Turner’s inscription at the top, beside a cluster of lines which are possibly the beginnings of a sketch map, may indicate a route from somewhere else on Turner’s 1830 Midlands tour to Dudley, apparently given in abbreviated form as ‘Dudy’. The town is the subject of many drawings in this sketchbook, probably including the one on the recto (D22433); see under folio 39 recto (D22395) for others.
This rapid riverside sketch with a boat in the foreground was presumably made on the same occasion and in the vicinity of identifiable views from the south bank of the Barnes reach of the River Thames, up-river of central London. There are various views of the bridges at Hammersmith and Putney and the river between them on subsequent pages (together with riverside studies of boats and figures) as far as folio 71 verso (D22460). The figure groups inside the back cover (D41057) are possibly related. As this and most of the riverside studies are inverted relative to the sketchbook’s foliation, Turner may have worked inwards from the cover to this point.
The suspension bridge between Hammersmith (on the north bank) and Barnes was begun in 1825 and opened in October 1827, its chains and roadway supported by two massive stone Tuscan arches. It was replaced in the 1880s by the present bridge, supported by iron towers resting on the original piers.1 Turner’s admittedly rather slight views of the bridge seem to have a rather provisional air; the chains and roadway are not indicated clearly, and it was possibly still under construction. As the sketchbook is watermarked 1827, the year when the bridge opened, this date is suggested here for the riverside sequence, as opposed to the firm date of 1830 for the extensive Midlands subjects elsewhere in the book (see the introduction). In addition to Turner’s general inclination for Thames subjects,2 he may have taken a particular interest in the bridge’s progress, having lived at Hammersmith between 1806 and 1811.3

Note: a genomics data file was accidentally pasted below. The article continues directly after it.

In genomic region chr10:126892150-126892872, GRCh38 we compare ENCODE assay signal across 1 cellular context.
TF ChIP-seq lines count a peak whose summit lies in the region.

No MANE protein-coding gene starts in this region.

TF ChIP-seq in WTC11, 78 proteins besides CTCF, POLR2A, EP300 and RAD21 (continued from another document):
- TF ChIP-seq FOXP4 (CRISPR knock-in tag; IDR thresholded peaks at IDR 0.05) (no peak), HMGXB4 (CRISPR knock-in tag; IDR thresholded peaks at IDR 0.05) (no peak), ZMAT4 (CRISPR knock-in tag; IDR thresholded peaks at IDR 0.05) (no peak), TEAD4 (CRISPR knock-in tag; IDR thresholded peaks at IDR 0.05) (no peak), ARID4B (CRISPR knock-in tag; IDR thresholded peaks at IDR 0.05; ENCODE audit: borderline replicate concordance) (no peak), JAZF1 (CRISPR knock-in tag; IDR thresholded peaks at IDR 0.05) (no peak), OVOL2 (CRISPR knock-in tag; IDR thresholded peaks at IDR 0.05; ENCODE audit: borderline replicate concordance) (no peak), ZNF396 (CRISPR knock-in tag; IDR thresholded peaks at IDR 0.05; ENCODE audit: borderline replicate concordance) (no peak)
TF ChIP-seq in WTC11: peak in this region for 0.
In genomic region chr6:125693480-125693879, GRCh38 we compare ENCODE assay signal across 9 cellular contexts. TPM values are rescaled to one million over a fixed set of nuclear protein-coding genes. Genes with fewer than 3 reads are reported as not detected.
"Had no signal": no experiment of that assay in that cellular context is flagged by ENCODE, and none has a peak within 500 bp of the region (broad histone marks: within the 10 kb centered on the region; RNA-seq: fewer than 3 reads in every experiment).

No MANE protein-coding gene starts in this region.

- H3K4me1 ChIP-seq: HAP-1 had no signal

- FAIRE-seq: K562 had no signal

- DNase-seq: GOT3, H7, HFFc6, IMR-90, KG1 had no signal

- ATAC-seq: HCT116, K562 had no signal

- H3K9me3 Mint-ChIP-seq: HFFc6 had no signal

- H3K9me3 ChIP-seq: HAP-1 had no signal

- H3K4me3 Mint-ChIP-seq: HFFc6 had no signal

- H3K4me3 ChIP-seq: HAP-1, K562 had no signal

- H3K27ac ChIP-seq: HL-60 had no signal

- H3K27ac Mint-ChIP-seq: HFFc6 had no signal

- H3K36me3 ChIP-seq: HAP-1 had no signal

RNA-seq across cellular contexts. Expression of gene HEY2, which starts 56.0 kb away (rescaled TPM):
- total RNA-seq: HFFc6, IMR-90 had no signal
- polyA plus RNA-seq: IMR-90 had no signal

As shown in the Hammersmith and Barnes section of Clark’s panoramic aquatint survey of the Thames, produced around 1829 (London Metropolitan Archives), the Hammersmith side was already largely lined with low buildings, some of which appear to survive today, while the Barnes bank was wooded, as it remains. Downstream and south-east of Hammersmith and Barnes lie Putney on the south bank and Fulham on the north; this sequence also includes views of the wooden Old Putney Bridge, built in the 1720s and replaced in the 1880s,4 flanked in the distance by the square towers of All Saint’s Church, Fulham and St Mary’s, Putney. As shown by various images in the London Metropolitan Archives, both then had the shallow spires and tall weathervanes evident in these sketches. All Saints is now hidden by trees, and St Mary’s is hemmed in by latter buildings including a tower block just to its east. Turner does not seem to have represented either bridge elsewhere, except possibly the one at Putney in a watercolour of 1811 and an associated Liber Studiorum design, as discussed elsewhere in the present catalogue (see under Tate N02782).
See ‘Hammersmith Bridge’, Where Thames Smooth Waters Glide, accessed 22 July 2013, http://thames
.me. .uk /s00240 .htm
See David Hill, Turner on the Thames: River Journeys in the Year 1805, New Haven and London 1993.
See James Hamilton, ‘Hammersmith’ in Evelyn Joll, Martin Butlin and Luke Herrmann (eds.), The Oxford Companion to J.M.W. Turner, Oxford 2001, p.135, mentioning the Hammersmith studies in this sketchbook in general.